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An Alkylpolyglucoside Surfactant as a Prospective Pharmaceutical Excipient for Topical Formulations: The Influence of Oil Polarity on the Colloidal Structure and Hydrocortisone Permeation

Savić, Snezana and Savić, Miroslav and Tamburic, Slobodanka and Vuleta, Gordana and Vesić, Sonja and Muller-Goymann, Christel (2007) An Alkylpolyglucoside Surfactant as a Prospective Pharmaceutical Excipient for Topical Formulations: The Influence of Oil Polarity on the Colloidal Structure and Hydrocortisone Permeation. European Journal of Pharmaceutical Sciences, 30 (5). pp. 1-10. ISSN 0928-0987 [Physical Sciences > Cosmetic Science]
 
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Creators:Savić, Snezana and Savić, Miroslav and Tamburic, Slobodanka and Vuleta, Gordana and Vesić, Sonja and Muller-Goymann, Christel
Description:

There is a growing need for research into new skin- and environment-friendly surfactants. This paper focuses on a natural surfactant of an alkylpolyglucoside type, which can form both thermotropic and lyotropic liquid-crystalline phases. The aim of this study was to relate some physicochemical properties (characterised by polarisation and transmission electron microscopy, thermal analysis and rheology) of the three formulations based on cetearyl glucoside and cetearyl alcohol, to the results of in vitro and in vivo bioavailability of hydrocortisone (HC). The three formulations contained oils of different polarity (medium chain triglycerides: MG, isopropyl myristate: IPM and light liquid paraffin: LP), respectively. In vitro permeation was followed through the artificial skin constructs (ASC), while the parameters measured in vivo were erythema index: EI (using instrumental human skin blanching assay), transepidermal water loss (TEWL) and stratum corneum hydration (SCH). The vehicles based on cetearyl glucoside and cetearyl alcohol showed a complex colloidal structure of lamellar liquid-crystalline and lamellar gel-crystalline type, depending on oil polarity. Rheological profile of the vehicle was directly related to the in vitro profile of the HC permeation. In vivo results suggested that the vehicle with MG retarded the HC permeation, whereas less polar IPM and non-polar LP enhanced it. It is suggested that the enhancement is achieved either by a direct interaction with lipid lamellae of the SC or indirectly by improving skin hydration.

There were no adverse effects during in vivo study, which indicates a good safety profile of this alkylpolyglucoside surfactant.

Official Website:http:\\linkinghub.elsevier.com/retrieve/pii/S0928098707000231
Type of Research:Article
Additional Information (Publicly available):

Cosmetic science is a science-based, but fashion-led discipline. It covers a wide range of intersecting subjects, including biological sciences, dermatology, applied chemistry and physics.

Given widespread ecological concerns, there is a growing need for research into new environmentally friendly surface-active materials, including emulsifiers used in skin products. This paper focuses on the properties of a new natural sucrose-derived emulsifier named cetearyl glucoside & cetearyl alcohol.

The aim of this pre-formulation study was to establish, for the first time, the relationship between physicochemical properties of the topical emulsions based on cetearyl glucoside & cetearyl alcohol, and the results of in vitro and in vivo bioavailability of a topical active – hydrocortisone. Results obtained revealed details of a complex colloidal structure of the test emulsions, its dependence on the oil polarity, and its relationship with the drug release profile.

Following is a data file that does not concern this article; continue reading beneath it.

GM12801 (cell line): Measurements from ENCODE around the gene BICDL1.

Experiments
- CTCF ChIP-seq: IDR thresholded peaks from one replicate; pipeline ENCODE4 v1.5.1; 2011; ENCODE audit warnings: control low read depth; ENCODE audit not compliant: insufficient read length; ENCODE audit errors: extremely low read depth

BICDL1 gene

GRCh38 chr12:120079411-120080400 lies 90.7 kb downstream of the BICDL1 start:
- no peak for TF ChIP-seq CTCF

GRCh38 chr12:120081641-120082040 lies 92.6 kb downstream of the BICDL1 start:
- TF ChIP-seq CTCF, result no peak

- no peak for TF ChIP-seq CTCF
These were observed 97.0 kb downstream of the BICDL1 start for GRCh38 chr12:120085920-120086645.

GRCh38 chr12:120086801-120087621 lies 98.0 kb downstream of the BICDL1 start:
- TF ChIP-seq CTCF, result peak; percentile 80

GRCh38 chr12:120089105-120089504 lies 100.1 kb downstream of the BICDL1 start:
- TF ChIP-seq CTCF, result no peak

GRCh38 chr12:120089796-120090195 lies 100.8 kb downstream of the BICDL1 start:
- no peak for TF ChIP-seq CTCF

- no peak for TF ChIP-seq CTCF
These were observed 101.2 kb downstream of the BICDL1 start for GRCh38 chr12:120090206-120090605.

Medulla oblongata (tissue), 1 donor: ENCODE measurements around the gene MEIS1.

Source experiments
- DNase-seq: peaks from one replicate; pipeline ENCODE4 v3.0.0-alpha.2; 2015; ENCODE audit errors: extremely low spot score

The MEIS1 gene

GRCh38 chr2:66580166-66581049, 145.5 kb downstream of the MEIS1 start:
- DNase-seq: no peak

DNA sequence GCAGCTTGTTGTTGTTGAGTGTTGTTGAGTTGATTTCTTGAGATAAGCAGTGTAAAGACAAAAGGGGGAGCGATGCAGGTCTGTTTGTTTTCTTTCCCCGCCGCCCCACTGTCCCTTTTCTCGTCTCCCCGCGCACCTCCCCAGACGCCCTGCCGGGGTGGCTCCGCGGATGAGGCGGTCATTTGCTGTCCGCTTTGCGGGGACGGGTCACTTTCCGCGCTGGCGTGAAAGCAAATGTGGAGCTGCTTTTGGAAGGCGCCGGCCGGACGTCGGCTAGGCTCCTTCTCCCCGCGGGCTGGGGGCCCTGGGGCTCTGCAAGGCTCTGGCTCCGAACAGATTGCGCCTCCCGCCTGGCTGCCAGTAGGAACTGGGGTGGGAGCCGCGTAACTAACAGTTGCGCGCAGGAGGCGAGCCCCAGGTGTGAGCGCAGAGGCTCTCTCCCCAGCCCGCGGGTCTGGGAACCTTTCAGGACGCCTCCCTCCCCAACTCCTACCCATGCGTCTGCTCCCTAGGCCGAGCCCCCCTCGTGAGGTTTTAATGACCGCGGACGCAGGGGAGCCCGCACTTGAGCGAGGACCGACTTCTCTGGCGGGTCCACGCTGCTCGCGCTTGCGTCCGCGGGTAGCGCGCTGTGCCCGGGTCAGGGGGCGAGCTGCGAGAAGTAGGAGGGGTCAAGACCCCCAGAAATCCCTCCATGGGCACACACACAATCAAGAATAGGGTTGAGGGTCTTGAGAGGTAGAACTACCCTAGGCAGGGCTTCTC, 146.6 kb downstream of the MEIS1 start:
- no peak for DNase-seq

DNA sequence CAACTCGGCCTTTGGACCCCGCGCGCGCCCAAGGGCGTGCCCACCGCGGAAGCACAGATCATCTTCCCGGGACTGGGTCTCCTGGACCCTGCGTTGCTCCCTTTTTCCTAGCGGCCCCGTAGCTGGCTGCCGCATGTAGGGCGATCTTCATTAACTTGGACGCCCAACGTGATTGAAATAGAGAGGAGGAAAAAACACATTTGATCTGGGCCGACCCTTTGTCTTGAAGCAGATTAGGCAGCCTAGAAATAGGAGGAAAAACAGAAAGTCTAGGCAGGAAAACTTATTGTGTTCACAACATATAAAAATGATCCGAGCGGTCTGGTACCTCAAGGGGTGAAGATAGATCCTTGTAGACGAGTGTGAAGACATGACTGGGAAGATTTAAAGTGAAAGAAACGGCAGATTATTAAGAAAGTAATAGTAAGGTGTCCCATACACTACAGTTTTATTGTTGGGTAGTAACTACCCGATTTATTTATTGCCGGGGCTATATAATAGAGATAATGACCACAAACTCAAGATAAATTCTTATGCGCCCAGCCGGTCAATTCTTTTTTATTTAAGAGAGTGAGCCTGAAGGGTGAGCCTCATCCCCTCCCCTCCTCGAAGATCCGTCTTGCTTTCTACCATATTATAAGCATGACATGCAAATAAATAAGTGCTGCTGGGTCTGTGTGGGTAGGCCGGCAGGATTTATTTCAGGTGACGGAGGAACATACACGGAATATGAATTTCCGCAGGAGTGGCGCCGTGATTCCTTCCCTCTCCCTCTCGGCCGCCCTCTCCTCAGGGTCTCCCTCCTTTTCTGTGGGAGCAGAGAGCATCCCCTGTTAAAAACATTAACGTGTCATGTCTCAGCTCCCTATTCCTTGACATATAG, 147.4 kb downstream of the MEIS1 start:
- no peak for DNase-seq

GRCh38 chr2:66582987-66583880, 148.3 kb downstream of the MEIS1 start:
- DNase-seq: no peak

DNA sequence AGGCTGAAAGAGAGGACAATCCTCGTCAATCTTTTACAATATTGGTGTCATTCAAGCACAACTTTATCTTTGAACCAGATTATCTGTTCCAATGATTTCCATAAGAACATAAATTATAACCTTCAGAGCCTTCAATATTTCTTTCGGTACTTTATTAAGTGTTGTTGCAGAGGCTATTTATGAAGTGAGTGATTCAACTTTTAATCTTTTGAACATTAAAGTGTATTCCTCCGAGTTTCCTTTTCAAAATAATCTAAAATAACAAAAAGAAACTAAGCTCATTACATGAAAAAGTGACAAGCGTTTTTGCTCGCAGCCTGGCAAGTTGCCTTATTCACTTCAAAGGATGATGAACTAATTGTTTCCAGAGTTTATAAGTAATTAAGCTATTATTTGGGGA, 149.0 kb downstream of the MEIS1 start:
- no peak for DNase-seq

The range of instrumental methods required for the planned comprehensive evaluation necessitated a multi-centre study. Polarisation and transmission electron microscopy were performed at Technical University, Braunschweig, thermal analysis and rheology at London College of Fashion, while in vitro HC permeation and in vivo randomised testing were carried out at the Faculty of Pharmacy, Belgrade.

Dr Slobodanka (Danka) Tamburic is a Reader in Cosmetic Science and a Programme Director for Cosmetic Science courses at London College of Fashion.

She has a background in Pharmacy, with an MSc in Pharmaceutical Technology and a PhD in Pharmaceutical Sciences. This was followed by three years of post-doctoral experience at the Centre for Materials Science, School of Pharmacy London. In the year 2000, she started the first graduate course in the UK solely devoted to the cosmetic industry - the BSc (Hons) in Cosmetic Science at London College of Fashion. Her current research encompasses the following strands:

* Exploring the efficacy of cosmetic products using skin bio-engineering methods (non-invasive in vivo testing)
* Evaluating internal structure of semisolid systems for cosmetic and pharmaceutical application and its effect on product efficacy
* Exploring the use of novel technology (especially nanotechnology) in cosmetics
* Biotechnological approach as a method for obtaining novel multifunctional cosmetic ingredients

Keywords/subjects not otherwise listed:Alkylpolyglucoside; Oil polarity; Lamellar gel phase/liquid crystals; Rheological behaviour; In vitro/in vivo permeation; Hydrocortisone
Publisher/Broadcaster/Company:Elsevier
Your affiliations with UAL:Colleges > London College of Fashion
Date:01 January 2007
Digital Object Identifier:10.1016/J.EJPS.2007.01.006
Related Websites:http://www.fashion.arts.ac.uk/danka-tamburic.htm#, http://www.ncbi.nlm.nih.gov/pubmed/17331708
ID Code:1029
Deposited By:INVALID USER
Deposited On:07 Dec 2009 09:27
Last Modified:20 Mar 2014 12:31
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